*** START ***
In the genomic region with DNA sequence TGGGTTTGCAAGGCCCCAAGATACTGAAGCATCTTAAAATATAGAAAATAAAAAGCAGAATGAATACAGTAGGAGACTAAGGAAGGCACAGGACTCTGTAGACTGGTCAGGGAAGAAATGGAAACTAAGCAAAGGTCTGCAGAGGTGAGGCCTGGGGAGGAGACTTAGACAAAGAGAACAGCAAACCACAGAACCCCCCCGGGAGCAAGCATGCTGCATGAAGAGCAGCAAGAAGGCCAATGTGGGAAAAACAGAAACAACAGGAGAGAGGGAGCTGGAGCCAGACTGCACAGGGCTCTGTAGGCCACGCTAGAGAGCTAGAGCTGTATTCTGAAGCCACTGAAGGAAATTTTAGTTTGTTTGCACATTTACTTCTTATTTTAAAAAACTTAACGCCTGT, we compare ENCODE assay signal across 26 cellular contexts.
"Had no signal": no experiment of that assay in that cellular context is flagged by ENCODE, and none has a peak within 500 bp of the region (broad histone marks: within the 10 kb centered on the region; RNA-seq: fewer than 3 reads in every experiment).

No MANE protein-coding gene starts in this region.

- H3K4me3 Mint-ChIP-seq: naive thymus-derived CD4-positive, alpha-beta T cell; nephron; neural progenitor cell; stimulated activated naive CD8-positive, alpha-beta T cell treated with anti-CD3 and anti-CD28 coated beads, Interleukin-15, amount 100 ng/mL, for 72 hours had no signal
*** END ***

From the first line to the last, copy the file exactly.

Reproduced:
In the genomic region with DNA sequence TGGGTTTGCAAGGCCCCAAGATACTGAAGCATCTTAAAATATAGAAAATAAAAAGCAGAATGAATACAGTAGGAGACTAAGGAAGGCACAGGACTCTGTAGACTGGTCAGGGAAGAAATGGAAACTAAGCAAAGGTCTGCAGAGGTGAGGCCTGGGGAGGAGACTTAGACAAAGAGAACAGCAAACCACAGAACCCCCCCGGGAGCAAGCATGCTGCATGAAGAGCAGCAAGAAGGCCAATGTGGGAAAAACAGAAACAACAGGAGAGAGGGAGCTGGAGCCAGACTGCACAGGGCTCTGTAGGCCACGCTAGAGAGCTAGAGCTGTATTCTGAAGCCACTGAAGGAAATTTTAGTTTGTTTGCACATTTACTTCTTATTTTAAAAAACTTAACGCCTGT, we compare ENCODE assay signal across 26 cellular contexts.
"Had no signal": no experiment of that assay in that cellular context is flagged by ENCODE, and none has a peak within 500 bp of the region (broad histone marks: within the 10 kb centered on the region; RNA-seq: fewer than 3 reads in every experiment).

No MANE protein-coding gene starts in this region.

- H3K4me3 Mint-ChIP-seq: naive thymus-derived CD4-positive, alpha-beta T cell; nephron; neural progenitor cell; stimulated activated naive CD8-positive, alpha-beta T cell treated with anti-CD3 and anti-CD28 coated beads, Interleukin-15, amount 100 ng/mL, for 72 hours had no signal